We already know that birth control pills can effectively prevent pregnancy and treat the symptoms of a variety of health conditions like menstrual migraines, endometriosis, and uterine fibroids. Now, new research shows that oral contraceptives also have significant protective effects against endometrial cancer, preventing 200,000 cases of the disease in the last decade.
In the new study, published in the journal The Lancet Oncology, researchers looked at data from 27,276 women with endometrial (uterine) cancer and 115,743 women without it from 36 different studies. They estimate in their findings that 400,000 cases of endometrial cancer have been prevented due to women taking oral contraceptives in the past 50 years, and 200,000 of these prevented cases are from the last 10 years, averaging 20,000 averted cases annually.
The study shows that every five years of using oral contraceptives lowers the risk of endometrial cancer by around a quarter. Hormone doses in oral contraceptives have dropped through the years, but the new findings suggest that the amount of hormones in lower dose pills used today still offer a protective benefit.
Since oral contraceptives make the body think its pregnant, the amount of natural estrogen circulating in the body drops and lowers the risk of developing endometrial cancer.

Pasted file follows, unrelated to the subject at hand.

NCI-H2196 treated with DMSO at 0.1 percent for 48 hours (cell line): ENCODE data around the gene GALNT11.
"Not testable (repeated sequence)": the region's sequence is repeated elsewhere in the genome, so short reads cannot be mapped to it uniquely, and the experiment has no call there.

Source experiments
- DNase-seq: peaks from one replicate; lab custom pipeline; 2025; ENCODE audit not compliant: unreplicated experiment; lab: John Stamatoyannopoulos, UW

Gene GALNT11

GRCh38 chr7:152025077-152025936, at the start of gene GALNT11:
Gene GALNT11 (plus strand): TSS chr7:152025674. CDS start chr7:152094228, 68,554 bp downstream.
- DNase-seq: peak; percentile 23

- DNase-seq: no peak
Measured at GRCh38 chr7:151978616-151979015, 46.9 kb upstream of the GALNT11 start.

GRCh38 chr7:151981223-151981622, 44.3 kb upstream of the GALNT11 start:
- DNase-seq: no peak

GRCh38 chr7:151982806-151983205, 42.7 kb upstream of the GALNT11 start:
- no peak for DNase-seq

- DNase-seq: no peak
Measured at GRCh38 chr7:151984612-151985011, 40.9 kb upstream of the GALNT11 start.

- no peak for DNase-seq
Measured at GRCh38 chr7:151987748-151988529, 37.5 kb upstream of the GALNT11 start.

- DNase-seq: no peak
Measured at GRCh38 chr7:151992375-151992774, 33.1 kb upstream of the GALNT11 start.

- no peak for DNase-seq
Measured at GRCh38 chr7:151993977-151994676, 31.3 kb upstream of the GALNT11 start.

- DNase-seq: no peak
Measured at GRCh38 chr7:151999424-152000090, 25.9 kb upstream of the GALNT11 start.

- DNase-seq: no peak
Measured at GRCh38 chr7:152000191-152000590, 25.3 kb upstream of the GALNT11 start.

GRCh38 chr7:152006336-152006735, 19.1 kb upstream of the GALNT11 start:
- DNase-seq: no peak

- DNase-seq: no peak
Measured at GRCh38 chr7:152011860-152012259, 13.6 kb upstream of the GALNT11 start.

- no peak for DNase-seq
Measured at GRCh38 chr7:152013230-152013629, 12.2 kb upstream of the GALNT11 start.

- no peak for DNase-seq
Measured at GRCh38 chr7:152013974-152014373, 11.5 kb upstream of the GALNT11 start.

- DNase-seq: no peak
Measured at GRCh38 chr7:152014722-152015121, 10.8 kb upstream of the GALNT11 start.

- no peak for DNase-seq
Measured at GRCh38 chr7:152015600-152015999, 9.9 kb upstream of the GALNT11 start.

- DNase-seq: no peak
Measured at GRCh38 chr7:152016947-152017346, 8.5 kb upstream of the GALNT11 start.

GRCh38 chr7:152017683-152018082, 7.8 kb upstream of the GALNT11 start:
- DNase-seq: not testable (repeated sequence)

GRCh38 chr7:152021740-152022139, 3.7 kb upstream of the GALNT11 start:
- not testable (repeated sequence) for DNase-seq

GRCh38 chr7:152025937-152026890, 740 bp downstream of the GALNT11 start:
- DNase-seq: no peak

The study also found that the longer the women used oral contraceptives, the greater their risk declined. Notably, the risk reduction continued for over 30 years after the women stopped using oral contraceptives, suggesting the protective effect is prolonged.
Oral contraceptives offer similar protection against ovarian cancer. The National Cancer Institute estimates that taking the pill for five years or longer may cut your ovarian cancer risk in half. That protection may last up to 25 years after you stop taking the pill. Studies even suggest the pill may protect against ovarian cancer in women with BRCA genetic mutations. Based on trends in the use of oral contraceptives, the number of ovarian cancer cases averted annually is expected to rise to at least 30,000 per year over the next few decades, according to a 2008 study published in The Lancet.
While studies have linked oral contraceptives with a slightly increased risk of breast and cervical cancers, the increase is only temporary and your risk returns to normal a few years after going off the pill.